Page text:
Melting Greenland Ice Sheet

The Greenland ice sheet covers roughly 85% of the land surface of the island and rises to an average height of 2.3 km (1.6 miles). The Greenland Ice Sheet is also sometimes referred to under the term inland ice, or its Danish equivalent, indlandsis. It is also sometimes referred to as an ice cap The immense weight of the ice sheet has pushed the center of the island roughly 300 meters (1000 ft) below sea level. The icy expanse of Greenland, like the rest of the Arctic, not only represents an important climatological indicator, it also is critical to future global climate. Were all of Greenland's ice to melt, global sea level would rise 7 meters (23 feet). Greenland's ice sheet is slowly melting due to warming temperatures, and there is great concern that this melting will accelerate and contribute to sea level rise of several feet later this century.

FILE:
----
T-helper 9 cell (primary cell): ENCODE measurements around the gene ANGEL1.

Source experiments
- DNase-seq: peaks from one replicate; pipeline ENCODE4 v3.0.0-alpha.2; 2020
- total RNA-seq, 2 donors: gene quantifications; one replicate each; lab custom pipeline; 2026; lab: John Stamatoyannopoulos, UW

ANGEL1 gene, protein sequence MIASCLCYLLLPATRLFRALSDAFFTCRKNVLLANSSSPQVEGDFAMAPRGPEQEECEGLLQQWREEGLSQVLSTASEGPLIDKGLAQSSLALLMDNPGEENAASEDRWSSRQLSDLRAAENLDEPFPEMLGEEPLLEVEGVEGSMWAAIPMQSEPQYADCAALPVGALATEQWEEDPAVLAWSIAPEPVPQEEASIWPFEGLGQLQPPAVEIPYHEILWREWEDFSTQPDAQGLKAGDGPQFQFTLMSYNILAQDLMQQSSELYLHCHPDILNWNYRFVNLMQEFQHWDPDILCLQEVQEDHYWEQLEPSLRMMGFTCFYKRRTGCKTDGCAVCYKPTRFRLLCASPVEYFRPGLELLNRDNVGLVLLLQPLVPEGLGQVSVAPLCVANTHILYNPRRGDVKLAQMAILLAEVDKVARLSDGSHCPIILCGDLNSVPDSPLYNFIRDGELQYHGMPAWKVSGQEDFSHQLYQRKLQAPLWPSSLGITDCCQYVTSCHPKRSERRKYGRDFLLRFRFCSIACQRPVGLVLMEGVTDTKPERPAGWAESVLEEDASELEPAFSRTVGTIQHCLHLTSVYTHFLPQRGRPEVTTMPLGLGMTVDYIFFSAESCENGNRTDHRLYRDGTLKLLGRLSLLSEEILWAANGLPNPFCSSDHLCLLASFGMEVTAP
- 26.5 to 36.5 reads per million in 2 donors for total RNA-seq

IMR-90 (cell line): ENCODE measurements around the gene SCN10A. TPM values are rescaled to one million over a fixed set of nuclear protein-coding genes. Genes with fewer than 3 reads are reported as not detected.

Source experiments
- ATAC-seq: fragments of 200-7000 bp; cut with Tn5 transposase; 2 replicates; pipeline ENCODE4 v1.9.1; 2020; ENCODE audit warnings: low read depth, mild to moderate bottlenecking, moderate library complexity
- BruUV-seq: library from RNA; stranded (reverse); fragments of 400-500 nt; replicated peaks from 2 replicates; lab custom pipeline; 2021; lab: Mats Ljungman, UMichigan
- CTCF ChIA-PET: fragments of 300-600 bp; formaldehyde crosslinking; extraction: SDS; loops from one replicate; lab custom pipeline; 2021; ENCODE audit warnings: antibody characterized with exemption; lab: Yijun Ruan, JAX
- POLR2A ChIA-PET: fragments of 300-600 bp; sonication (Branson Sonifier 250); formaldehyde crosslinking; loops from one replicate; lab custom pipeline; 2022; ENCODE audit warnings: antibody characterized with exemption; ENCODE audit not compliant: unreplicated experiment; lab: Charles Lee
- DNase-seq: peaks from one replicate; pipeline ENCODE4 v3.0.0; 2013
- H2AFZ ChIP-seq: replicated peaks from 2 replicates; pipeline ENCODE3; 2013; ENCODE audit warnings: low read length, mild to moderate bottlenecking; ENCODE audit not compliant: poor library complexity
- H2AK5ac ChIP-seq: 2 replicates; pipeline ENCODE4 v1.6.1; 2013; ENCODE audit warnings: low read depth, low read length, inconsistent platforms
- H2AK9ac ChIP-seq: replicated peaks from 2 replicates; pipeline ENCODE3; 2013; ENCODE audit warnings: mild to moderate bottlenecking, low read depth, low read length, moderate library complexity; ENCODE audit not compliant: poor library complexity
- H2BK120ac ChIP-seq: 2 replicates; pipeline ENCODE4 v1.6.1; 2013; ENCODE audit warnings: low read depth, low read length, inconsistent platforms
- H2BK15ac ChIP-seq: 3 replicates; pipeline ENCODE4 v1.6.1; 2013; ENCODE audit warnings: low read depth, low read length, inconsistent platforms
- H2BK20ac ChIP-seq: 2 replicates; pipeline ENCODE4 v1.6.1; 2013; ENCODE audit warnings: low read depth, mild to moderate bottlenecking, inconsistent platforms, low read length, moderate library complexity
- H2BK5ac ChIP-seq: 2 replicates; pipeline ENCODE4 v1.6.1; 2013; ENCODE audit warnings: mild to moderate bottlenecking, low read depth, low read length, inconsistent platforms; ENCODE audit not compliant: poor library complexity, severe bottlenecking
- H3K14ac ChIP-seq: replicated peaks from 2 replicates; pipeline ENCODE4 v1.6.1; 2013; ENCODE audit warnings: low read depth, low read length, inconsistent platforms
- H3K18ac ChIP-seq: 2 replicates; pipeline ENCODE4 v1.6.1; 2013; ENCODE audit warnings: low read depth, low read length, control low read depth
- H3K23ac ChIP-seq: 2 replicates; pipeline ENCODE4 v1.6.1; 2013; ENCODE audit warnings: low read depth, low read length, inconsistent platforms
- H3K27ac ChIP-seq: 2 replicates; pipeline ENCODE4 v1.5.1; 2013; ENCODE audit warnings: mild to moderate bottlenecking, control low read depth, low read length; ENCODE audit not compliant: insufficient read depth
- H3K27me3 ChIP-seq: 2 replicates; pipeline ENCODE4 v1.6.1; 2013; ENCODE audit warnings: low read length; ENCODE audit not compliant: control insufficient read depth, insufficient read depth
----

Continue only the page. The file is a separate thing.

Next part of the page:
Recently, An iceberg twice the size of Manhattan (100 square mi) broke away from the Petermann glacier in northern Greenland in July 2012

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